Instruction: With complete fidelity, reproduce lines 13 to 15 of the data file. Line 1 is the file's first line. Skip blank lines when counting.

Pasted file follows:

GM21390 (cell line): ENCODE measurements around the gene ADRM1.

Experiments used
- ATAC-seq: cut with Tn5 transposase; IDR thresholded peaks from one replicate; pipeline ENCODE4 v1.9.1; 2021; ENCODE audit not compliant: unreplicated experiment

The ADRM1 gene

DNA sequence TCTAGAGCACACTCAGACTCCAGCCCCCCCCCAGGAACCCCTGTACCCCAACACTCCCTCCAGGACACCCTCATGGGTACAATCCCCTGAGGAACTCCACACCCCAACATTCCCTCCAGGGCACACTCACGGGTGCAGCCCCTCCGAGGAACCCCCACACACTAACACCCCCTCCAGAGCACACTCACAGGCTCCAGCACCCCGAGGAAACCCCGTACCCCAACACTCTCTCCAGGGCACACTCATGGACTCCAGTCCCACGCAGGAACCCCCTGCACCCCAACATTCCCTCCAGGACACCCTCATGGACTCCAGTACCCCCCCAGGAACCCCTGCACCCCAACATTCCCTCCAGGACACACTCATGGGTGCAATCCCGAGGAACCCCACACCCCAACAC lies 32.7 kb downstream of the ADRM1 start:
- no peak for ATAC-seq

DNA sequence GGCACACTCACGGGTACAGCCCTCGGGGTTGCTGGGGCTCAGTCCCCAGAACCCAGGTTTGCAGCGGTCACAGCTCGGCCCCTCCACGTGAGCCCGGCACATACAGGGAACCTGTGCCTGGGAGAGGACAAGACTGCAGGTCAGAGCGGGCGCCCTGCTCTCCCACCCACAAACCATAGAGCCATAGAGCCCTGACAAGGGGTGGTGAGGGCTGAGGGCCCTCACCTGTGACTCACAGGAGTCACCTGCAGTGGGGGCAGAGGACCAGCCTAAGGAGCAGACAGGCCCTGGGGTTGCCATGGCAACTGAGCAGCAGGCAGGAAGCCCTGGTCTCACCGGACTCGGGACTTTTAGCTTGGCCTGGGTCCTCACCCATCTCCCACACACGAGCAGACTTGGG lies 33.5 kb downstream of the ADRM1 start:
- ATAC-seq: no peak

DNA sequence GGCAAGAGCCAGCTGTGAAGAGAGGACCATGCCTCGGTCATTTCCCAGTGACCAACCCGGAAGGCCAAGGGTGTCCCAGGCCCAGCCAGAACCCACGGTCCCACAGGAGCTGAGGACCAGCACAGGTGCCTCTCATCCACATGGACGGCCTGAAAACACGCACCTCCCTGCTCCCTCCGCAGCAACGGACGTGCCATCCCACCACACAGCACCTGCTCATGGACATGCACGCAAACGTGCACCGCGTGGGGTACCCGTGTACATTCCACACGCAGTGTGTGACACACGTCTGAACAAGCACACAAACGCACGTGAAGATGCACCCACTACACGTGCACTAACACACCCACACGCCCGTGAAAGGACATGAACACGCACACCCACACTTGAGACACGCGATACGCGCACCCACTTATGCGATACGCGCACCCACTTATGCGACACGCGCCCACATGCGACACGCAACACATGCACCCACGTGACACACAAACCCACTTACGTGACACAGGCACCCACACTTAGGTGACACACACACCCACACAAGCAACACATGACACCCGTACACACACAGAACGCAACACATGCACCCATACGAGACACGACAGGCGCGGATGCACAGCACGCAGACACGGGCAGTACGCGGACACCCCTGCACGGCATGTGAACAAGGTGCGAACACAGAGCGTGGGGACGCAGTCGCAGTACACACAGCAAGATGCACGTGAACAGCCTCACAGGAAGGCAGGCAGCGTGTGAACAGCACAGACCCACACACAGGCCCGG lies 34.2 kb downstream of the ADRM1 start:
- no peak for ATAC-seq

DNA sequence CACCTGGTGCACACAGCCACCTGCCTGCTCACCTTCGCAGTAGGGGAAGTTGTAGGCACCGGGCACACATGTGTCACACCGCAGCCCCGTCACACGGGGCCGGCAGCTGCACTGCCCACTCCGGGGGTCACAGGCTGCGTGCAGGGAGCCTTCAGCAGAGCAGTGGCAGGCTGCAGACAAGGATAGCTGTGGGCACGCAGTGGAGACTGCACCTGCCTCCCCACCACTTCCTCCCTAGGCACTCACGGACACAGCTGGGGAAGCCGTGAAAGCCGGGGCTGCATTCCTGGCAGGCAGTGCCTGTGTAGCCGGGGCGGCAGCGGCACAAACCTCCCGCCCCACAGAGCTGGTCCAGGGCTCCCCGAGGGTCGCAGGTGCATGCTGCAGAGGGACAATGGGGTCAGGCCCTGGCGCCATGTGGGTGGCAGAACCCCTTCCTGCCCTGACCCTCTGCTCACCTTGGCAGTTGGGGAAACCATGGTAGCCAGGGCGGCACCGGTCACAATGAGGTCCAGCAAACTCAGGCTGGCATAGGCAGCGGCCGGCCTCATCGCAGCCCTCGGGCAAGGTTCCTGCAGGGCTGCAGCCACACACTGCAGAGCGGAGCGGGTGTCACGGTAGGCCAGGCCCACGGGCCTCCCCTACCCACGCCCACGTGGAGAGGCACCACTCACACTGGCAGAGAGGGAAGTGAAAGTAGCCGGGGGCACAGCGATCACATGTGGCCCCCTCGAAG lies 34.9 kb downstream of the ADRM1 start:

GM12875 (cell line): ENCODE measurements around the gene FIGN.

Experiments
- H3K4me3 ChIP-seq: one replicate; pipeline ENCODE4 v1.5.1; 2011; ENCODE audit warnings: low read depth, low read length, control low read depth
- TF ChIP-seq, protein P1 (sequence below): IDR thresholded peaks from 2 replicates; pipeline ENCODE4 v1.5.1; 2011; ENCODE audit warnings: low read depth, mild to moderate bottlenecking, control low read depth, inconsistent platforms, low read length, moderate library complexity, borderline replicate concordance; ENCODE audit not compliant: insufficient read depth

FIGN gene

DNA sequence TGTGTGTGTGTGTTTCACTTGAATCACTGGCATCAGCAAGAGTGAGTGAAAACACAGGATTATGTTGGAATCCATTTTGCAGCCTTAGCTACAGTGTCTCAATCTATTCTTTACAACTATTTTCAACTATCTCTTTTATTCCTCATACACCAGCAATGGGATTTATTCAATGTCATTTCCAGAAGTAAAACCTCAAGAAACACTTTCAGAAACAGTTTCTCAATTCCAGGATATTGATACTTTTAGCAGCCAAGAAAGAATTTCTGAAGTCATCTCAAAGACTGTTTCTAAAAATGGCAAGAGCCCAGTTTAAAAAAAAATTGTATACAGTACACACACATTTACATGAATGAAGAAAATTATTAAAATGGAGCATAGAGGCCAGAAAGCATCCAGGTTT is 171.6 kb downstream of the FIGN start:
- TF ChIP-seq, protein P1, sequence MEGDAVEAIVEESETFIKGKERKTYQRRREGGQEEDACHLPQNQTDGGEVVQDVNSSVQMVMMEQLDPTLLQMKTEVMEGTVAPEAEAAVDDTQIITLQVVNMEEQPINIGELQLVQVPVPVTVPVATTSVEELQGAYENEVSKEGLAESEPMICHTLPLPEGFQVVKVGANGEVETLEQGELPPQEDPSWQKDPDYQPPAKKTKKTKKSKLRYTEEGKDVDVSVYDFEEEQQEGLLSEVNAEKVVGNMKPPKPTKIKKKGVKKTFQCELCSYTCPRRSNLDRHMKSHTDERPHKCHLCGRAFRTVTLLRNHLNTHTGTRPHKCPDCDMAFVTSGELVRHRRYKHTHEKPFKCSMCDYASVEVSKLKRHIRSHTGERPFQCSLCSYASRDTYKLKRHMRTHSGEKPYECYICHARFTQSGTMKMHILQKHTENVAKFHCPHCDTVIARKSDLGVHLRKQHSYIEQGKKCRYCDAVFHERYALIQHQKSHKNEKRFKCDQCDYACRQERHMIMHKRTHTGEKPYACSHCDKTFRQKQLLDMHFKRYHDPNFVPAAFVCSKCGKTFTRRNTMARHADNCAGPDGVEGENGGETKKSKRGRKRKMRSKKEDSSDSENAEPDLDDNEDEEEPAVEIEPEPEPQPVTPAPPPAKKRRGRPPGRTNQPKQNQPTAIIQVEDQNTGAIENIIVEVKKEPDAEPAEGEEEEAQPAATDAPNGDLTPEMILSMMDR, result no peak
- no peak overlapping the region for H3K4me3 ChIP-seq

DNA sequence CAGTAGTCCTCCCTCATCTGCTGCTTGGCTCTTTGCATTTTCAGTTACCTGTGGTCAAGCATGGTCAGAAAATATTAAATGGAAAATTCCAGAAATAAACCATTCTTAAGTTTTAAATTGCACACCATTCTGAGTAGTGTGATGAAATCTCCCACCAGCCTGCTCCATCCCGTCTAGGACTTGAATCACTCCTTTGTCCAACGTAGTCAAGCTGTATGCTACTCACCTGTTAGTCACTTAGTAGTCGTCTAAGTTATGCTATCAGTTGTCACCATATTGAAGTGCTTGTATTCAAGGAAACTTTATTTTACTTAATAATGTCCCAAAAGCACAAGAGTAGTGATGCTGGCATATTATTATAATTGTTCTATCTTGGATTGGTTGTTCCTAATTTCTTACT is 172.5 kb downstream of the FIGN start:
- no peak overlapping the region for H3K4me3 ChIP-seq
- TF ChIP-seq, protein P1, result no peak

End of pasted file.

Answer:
Experiments
- H3K4me3 ChIP-seq: one replicate; pipeline ENCODE4 v1.5.1; 2011; ENCODE audit warnings: low read depth, low read length, control low read depth
- TF ChIP-seq, protein P1 (sequence below): IDR thresholded peaks from 2 replicates; pipeline ENCODE4 v1.5.1; 2011; ENCODE audit warnings: low read depth, mild to moderate bottlenecking, control low read depth, inconsistent platforms, low read length, moderate library complexity, borderline replicate concordance; ENCODE audit not compliant: insufficient read depth